In many ways, Lana Del Rey's West Coast is the perfect comeback: Familiar enough to be recognisable, with a few compelling tweaks to keep things interesting.

Like the rest of her second album, Ultraviolence, it was recorded with a live band while Lana sang into a handheld mic in the room next door (out of necessity, not because she forbids anyone to look directly at her, although I could believe that, too). And the song has really grown on me over the last couple of weeks - the tricky tempo changes and keyboard blips* slowly revealing a surprisingly adhesive melody.

The video, premiered today, is none more Lana. It's black and white - naturally - with lingering shots of open-top cars, scrawny men from the wrong side of the tracks (male models with temporary tattoos) and Lana taking long, languorous drags on a cigarette.

Watch, as they say, below.

Lana Del Rey - West Coast

* Which have been lifted wholesale from All Saints' Pure Shores, right?

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Friday, May 2, 2014

Michael Jackson's new but also 31-year-old single is actually quite good

Hey! And indeed Presto!

Here's the new-old Michael Jackson single Love Never Felt So Good. Originally recorded with Paul Anka (ask your dad) in 1983 (again, ask your dad) it's been given a fresh lick of paint by Timbaland and Justin Timberlake.

Amazingly, they've resisted the temptation to turn it into a snoozeworthy 14-minute "jam". Top marks for getting the cowbells from Don't Stop Til You Get Enough out of the retirement home.

Michael Jackson - Love Never Felt So Good (ft Justin Timberlake)

Love Never Felt So Good is taken from a new album of songs that didn't meet Jackson's quality threshold undiscovered gems, which have been reimaginised and updatified by top flight producers like Rodney Jerkins and Stargate and so forth.

While Timbaland has done a sterling job on his cut, I do think he's lost some of the joyous spontaneity of Jackson's original demo - which you can listen to here. Luckily, both versions will be on the album, called Xscape, when it comes out on 13 May.

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Ten-hut! Little Mix unveil their Salute video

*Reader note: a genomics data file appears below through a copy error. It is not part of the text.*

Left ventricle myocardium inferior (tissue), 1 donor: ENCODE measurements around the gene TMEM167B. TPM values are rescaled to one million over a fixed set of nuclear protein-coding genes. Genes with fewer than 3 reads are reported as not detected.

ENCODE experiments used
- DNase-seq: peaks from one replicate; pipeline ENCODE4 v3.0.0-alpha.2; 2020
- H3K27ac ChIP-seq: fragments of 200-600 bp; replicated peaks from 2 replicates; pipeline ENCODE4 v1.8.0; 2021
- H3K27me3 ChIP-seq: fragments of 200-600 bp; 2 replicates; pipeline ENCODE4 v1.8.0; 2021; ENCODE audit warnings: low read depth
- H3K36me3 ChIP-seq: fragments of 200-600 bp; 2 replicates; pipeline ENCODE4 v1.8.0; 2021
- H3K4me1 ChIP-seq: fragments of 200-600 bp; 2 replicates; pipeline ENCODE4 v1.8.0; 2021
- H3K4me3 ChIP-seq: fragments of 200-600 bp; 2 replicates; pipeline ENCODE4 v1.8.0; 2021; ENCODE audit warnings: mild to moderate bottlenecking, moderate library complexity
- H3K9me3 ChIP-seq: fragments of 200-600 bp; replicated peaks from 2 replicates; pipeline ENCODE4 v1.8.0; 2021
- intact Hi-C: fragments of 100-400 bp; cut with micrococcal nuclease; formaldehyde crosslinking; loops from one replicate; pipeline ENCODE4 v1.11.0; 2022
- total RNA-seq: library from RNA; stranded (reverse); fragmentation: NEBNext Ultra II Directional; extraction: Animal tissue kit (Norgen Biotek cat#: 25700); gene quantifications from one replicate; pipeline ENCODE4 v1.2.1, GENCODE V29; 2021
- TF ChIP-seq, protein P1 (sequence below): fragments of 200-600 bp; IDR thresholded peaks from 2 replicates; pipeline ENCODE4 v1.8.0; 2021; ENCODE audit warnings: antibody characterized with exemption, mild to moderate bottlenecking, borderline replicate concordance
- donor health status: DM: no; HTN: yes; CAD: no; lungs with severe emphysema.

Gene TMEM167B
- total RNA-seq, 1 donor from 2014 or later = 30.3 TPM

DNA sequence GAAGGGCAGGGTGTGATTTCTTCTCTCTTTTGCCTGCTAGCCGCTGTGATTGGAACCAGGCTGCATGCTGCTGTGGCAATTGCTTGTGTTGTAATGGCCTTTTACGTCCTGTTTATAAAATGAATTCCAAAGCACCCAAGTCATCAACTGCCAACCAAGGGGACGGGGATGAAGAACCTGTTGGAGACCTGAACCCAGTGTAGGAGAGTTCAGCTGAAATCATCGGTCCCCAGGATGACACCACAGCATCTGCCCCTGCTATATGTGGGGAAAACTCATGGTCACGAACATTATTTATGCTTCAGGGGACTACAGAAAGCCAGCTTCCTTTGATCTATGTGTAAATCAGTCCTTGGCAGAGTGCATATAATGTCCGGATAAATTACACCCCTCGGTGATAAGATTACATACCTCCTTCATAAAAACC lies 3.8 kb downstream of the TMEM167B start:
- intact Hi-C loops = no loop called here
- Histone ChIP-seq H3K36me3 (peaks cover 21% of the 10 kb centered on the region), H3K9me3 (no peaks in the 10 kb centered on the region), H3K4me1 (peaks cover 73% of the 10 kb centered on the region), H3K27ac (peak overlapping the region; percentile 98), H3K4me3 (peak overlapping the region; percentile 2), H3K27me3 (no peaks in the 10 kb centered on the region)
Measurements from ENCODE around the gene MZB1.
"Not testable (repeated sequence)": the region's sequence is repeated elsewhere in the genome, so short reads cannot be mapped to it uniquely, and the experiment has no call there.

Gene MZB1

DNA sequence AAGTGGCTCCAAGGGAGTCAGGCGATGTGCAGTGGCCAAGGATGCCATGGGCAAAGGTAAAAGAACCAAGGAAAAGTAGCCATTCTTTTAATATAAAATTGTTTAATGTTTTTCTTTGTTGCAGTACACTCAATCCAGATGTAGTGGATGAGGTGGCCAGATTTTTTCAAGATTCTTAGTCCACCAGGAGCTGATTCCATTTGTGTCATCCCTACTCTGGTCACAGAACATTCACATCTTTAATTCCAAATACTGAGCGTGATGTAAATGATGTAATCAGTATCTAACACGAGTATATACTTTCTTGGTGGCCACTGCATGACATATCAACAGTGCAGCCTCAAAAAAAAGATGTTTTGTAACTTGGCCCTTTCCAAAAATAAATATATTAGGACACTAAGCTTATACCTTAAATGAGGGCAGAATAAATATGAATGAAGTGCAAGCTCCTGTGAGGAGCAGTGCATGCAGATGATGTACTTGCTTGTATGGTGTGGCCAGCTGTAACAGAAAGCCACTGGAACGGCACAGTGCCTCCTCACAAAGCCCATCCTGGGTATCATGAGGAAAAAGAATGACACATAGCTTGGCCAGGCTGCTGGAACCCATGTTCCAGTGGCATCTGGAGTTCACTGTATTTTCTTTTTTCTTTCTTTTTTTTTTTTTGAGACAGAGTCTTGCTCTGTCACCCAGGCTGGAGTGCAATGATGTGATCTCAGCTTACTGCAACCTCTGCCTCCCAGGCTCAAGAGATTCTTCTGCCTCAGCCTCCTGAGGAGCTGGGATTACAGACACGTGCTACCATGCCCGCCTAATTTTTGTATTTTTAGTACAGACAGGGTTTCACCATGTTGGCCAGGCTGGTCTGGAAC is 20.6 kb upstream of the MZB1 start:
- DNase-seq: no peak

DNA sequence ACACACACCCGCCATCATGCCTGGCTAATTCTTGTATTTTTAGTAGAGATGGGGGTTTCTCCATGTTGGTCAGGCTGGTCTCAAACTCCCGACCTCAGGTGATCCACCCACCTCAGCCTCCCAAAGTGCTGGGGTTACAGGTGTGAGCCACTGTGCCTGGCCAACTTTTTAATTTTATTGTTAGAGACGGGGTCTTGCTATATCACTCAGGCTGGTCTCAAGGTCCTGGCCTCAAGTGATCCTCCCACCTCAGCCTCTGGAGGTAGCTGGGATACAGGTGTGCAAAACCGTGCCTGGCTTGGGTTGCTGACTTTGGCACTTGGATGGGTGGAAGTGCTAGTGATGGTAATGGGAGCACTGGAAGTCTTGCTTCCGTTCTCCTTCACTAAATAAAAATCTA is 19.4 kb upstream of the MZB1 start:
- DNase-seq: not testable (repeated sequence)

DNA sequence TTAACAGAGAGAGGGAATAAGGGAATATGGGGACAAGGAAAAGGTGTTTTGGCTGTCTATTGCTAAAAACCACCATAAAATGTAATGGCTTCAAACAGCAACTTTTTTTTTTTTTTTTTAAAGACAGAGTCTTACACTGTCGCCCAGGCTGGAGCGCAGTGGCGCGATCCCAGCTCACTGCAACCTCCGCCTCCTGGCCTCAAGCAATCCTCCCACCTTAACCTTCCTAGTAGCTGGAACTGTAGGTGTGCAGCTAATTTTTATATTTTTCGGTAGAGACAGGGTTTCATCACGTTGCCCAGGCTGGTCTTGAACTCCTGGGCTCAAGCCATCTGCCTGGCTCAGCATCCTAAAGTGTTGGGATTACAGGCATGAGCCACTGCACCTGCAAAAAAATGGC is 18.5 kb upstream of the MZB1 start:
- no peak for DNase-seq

Fresh from announcing a US headline tour, Little Mix have released a video for Salute - their most US-sounding song to date.

The harder, tougher sound necessitates a harder, tougher look - so out go the primary colour crop tops and in comes a grey-black colour palette, with the girls in leather bodices, whips and leashes. Their hair still looks fantastic, of course.

Salute is out on 1 June, two weeks into the band's UK tour - on which this is sure to be the opening number.

Little Mix - Salute

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Thursday, May 1, 2014

Future hit: Ariana Grande - Problem

Max Martin-produced and filthy with saxophone, Ariana Grande's new single Problem sounds like a hit waiting to happen.

In fact, if you're lucky enough to live in the US, the hit is already happening: Problem came out there on Monday, and has knocked Pharrell's Happy off the top of the iTunes chart. It's number one in 29 other countries, too.

In the UK, though, it's not out until 6 July - for complicated music biz reasons about promotional "windows". This is happening increasingly often and it's a ridiculous state of affairs: The British system increasingly looks antiquated to an instant-gratification, on-demand generation of music consumers.

A six week gap between the US and UK release dates - during which time any idiot with an internet connection can stream or illegally download the song - unavoidably kills its chart performance (just ask Rihanna and Shakira). If the situation is allowed to continue, artists will start asking why they bother promoting their music in the UK at all.

That said, Ariana could make the gap work in her favour. Despite being a major star at home, all of the 20-year-old's singles have narrowly missed the top 40 over here. If she wraps up the US promo tour and gives Problem a real push in the UK, she could easily break that streak of bad luck.

Ariana Grande ft Iggy Azaela - Problem